.

Foreign Language Report Urges Increased Exposure In Lower Grades

If the district chooses to offer Arabic or Mandarin Chinese, where will teachers come from and what happens to French, Latin?


Supt. Victor Mercurio presented findings from the EG Foreign Language Committee at the School Committee meeting Tuesday night that included proposals to begin foreign language instruction in elementary school and phase in Arabic at East Greenwich High School.

Formation of the committee was prompted in EG schools.

The committee, made up of language teachers, Supt. Mercurio, Chris Perrett and others, visited schools in Massachusetts, Connecticut and Rhode Island known for their language instruction.

What they found, according to the Tuesday night presentation, was that successful language programs begin at the elementary level, integrate technology and offer beyond-the-classroom opportunities.

The report highlighted Arabic and Mandarin Chinese because both have been labeled “critical languages” by the U.S. government because the need for trained speakers exceeds the number of bilingual speakers available and because these languages have been deemed critical for U.S. national security and ecomonic competitiveness.

As nice as it would be to add programs in Arabic and Mandarin Chinese, however, the fact is there are not a lot of teachers available, according to the report. There are programs that would help accelerate training of current EG teachers as well as partnering with URI.

Right now an after-school Arabic language class for 17 students is in its second year at the high school.

One question School Committee members posed was how to guard against following trends. As Supt. Mercurio noted, there was a time not too long ago when Japanese was the language de jour. A concern is that by shifting to Arabic or Mandarin, other long-standing foreign language offerings would suffer.

After some discussion, School Committee Chair Deidre Gifford asked Mercurio to conduct a feasibility study of some of the proposals, particularly with regard to the financial implications to adding Arabic at EGHS and adding 15 minutes of language instruction a day at the elementary level.

Wendy Fachon March 01, 2012 at 01:16 PM
Could 10-15 minute language instruction 'videos' be integrated into social studies classes at an elementary level? As we become one world, cultural studies are becoming more important. Growing up, my French language classes incorporated cultural studies - history, art, literature, food, currency, politics. Introduce video series in class, and provide access for students to practice with online videos at home. Does such a program exist out there?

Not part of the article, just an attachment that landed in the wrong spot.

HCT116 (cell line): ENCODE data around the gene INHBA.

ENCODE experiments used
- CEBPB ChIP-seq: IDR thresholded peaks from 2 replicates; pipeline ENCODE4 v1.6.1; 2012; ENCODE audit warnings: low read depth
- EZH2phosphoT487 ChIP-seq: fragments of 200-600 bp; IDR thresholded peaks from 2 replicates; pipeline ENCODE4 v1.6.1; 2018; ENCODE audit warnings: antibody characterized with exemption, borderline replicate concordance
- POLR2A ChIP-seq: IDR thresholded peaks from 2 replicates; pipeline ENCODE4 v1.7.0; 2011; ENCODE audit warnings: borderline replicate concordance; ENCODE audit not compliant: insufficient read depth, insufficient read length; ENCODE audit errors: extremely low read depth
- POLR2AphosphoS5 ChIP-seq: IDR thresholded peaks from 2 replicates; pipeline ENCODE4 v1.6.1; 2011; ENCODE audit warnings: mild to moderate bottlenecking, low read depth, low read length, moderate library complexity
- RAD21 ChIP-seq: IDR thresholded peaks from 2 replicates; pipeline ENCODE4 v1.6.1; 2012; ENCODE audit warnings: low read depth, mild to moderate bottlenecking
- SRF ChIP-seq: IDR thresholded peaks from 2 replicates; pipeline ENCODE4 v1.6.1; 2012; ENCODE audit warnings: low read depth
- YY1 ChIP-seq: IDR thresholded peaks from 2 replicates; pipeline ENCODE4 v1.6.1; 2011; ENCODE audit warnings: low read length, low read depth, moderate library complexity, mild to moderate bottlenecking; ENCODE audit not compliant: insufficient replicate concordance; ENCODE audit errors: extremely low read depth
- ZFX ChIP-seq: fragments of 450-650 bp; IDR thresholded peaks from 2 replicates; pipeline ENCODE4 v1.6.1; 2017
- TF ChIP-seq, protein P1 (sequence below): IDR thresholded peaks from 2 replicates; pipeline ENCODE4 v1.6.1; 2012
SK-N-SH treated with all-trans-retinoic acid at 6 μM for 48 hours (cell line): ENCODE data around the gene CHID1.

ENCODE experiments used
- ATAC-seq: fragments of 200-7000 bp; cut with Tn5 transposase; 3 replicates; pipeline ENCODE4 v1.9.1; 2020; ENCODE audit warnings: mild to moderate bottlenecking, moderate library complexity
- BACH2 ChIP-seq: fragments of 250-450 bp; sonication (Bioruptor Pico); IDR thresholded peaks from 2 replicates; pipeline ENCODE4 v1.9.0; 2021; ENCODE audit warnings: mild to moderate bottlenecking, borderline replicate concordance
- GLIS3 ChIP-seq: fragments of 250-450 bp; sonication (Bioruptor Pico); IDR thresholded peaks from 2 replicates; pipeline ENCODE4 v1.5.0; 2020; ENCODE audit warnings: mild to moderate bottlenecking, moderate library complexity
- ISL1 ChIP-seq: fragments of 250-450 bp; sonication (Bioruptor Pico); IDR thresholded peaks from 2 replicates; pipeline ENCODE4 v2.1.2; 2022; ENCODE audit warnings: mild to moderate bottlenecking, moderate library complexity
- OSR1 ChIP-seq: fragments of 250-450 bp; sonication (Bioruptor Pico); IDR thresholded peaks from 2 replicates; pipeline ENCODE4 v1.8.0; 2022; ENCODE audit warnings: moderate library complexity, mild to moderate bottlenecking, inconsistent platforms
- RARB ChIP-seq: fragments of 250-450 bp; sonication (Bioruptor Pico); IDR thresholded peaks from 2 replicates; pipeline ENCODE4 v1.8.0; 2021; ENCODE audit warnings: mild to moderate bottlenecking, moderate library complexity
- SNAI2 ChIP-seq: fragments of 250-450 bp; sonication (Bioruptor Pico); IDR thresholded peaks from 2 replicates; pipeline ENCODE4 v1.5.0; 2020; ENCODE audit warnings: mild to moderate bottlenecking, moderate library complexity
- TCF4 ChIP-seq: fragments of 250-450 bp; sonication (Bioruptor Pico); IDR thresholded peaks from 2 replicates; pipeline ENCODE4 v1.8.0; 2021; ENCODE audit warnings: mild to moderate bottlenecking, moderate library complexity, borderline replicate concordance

Alan Clarke March 01, 2012 at 04:19 PM
I wonder sometimes how many Asian-speaking members of our society resist the temptation to insist that their language or dialect be an option available on ATM machines and traffic signs. In parts of Canada, traffic signs are in English and French. I got off the plane in Guatemala City and the lady at the airport information booth didn't speak English. I understand not speaking English in a Spanish-speaking country, but at an information booth? I felt silly when asking why a man who had been in the employ of an American family for 35 years never learned to speak English. He replied that he spoke two, how many did I speak? One, English. He spoke both Spanish and his Mayan dialect. Language is a funny thing. (His ears perked up when English was spoken in his presence so he did understand more than he was letting on.) I do not believe in teaching courses in subjects that are not in the student's future. However, I do think they should be available in some form but not mandatory. Perhaps a regional approach would service this better than school by school—one teacher, more students. Specifically interested students. Interesting topic though.
EG_Mom March 01, 2012 at 10:15 PM
Would like Russian language offered!
Gene Singleton March 02, 2012 at 04:16 AM
Actually, there is a better way than the videos at home you mentioned. For Mandarin Chinese, parents can order Mandarin Chinese dubbed movies that come with Chinese conversations (English as well) AND English subtitles (Chinese as well). The kids are already familiar with these movies, such as High School Musical, Harry Potter, Toy Story, but translated and dubbed in Chinese. Keeping the kids interested and letting them feel accomplished in learning a new language is the most important thing to them. Our 15 year old in Chinese speech competition is doing very well after the coach suggested the team to watch Chinese dubbed movies at home. Check out http://www.ChineseDubbed.com for great selection of these movies.

Boards

More »
Got a question? Something on your mind? Talk to your community, directly.
Note Article
Just a short thought to get the word out quickly about anything in your neighborhood.
Share something with your neighbors.What's on your mind?What's on your mind?Make an announcement, speak your mind, or sell somethingPost something